11 August 2023
One of the major keys to lower scoring is hitting greens in regulation, but this isn’t always easy.
Inevitably, over the course of your round you will miss a few greens and need to get up and down to save your par, so which clubs should the average golfer use?
We will look at up and down success, proximity to the hole, and shots to finish with wedges (GW, SW, LW) and then compare them with the clubs typically used for chip and runs (8i, 9i, PW). Having a dialed in short game is a great way to save strokes, and lower scores.
With the averages for these clubs we will be able to see what club can give you the best chances of success around the green.
Here we have some short game data for a 15 handicap golfer.
Do these numbers surprise you? Or does it confirm what you already knew? There is a time and place for every club in the bag and the beauty of short game is that we can be creative. However, the next time you are looking at a simple shot around the green perhaps less loft may help.
A lot of amateurs are very quick to reach for loft when around the greens, we can see they are almost twice as likely to use a high lofted club. However, this may not be in their best interests when it comes to scoring.
From the data shown, for the average golfer, on every measurement the lesser lofted option is better. Proximity to the hole is 6ft closer, this is significant in terms of putting make percentages.
Likewise, the average golfer is 8% more likely to get up and down when using an 8i/9i/PW in comparison to a GW/SW/LW. This further emphasises the benefit of using less loft. Proximity to the hole is better and the likelihood of a successful up-and-down increases.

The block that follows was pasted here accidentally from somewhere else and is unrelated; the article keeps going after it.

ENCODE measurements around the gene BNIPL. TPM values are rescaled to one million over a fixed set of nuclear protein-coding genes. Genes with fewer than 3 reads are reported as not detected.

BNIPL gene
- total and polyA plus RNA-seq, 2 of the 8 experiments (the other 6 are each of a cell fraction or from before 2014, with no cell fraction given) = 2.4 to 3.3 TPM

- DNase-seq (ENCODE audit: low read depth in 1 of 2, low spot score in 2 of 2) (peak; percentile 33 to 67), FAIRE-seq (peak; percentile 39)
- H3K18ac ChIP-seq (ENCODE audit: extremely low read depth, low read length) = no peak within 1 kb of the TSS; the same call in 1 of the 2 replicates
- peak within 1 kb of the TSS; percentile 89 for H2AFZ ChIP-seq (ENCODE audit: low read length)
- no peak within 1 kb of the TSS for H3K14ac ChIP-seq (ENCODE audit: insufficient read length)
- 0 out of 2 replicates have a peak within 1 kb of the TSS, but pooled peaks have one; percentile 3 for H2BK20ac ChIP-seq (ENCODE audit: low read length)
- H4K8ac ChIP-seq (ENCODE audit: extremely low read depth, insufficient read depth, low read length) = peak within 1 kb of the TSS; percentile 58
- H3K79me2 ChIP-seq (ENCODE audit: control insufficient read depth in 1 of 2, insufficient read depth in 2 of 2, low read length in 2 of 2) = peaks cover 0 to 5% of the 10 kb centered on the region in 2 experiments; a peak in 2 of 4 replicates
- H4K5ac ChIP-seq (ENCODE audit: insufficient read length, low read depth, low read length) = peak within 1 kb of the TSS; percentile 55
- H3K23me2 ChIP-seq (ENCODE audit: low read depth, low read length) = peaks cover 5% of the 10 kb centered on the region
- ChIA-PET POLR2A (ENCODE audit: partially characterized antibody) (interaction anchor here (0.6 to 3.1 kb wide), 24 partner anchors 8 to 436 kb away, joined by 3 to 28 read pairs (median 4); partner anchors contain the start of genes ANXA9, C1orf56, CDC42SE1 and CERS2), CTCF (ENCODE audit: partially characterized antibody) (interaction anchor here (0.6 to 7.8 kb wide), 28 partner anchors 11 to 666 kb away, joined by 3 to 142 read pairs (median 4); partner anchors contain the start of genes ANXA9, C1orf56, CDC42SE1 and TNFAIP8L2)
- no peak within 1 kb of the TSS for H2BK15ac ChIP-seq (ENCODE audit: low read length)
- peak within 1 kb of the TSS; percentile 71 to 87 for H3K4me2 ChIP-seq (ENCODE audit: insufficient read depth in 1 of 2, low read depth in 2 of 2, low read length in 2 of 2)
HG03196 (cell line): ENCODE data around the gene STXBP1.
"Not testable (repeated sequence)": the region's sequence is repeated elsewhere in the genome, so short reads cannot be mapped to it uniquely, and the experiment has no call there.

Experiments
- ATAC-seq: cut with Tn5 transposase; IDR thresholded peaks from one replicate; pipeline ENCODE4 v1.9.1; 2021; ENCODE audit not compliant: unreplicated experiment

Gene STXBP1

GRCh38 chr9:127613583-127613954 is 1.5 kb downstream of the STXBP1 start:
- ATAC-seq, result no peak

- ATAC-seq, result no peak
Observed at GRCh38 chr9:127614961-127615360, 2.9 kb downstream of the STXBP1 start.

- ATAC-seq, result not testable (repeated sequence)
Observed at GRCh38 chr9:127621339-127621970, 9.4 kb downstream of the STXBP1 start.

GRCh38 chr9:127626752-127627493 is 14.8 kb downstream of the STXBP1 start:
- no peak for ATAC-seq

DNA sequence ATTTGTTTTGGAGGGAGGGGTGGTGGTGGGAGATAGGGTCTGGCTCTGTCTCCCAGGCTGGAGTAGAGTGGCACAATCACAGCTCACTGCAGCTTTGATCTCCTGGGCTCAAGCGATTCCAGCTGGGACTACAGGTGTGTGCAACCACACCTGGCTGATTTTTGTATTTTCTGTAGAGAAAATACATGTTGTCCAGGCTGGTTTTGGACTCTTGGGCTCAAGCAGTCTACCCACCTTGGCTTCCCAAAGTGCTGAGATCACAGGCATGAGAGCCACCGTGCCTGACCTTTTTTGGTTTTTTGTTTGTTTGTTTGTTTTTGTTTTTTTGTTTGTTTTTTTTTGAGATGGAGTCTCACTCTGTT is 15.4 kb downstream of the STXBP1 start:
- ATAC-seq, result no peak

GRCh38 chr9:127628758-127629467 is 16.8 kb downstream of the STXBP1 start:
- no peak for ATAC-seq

With less loft in hand, the average golfer is likely to leave themselves within 6ft of the pin almost 1 in 3 times. As previously mentioned this helps with putting make percentages and is reflected in the shots to finish data.
Still not convinced?
Think about the last time you played. How many times do you thin or fat a wedge around the greens and cost yourself a shot that could be easily saved. The chip and run is a very reliable shot to have in the locker and is less high tariff than a wedge around the greens.
When on the course, it is easy to try and replicate the shots that we see on the television, the only difference being that they are the top 1% of golfers in the world. So should we be trying to play like them? Probably not unfortunately.
However, we can learn from them when it comes to scoring. As we saw with Brian Harman, short game and putting can transform an average score into a great score. Harman gained almost 12 strokes on the field at the 151st Open Championship and would go onto win the Claret Jug, his first Major.
Remember – putt if you can, chip if you can’t putt, and pitch only if you have to.
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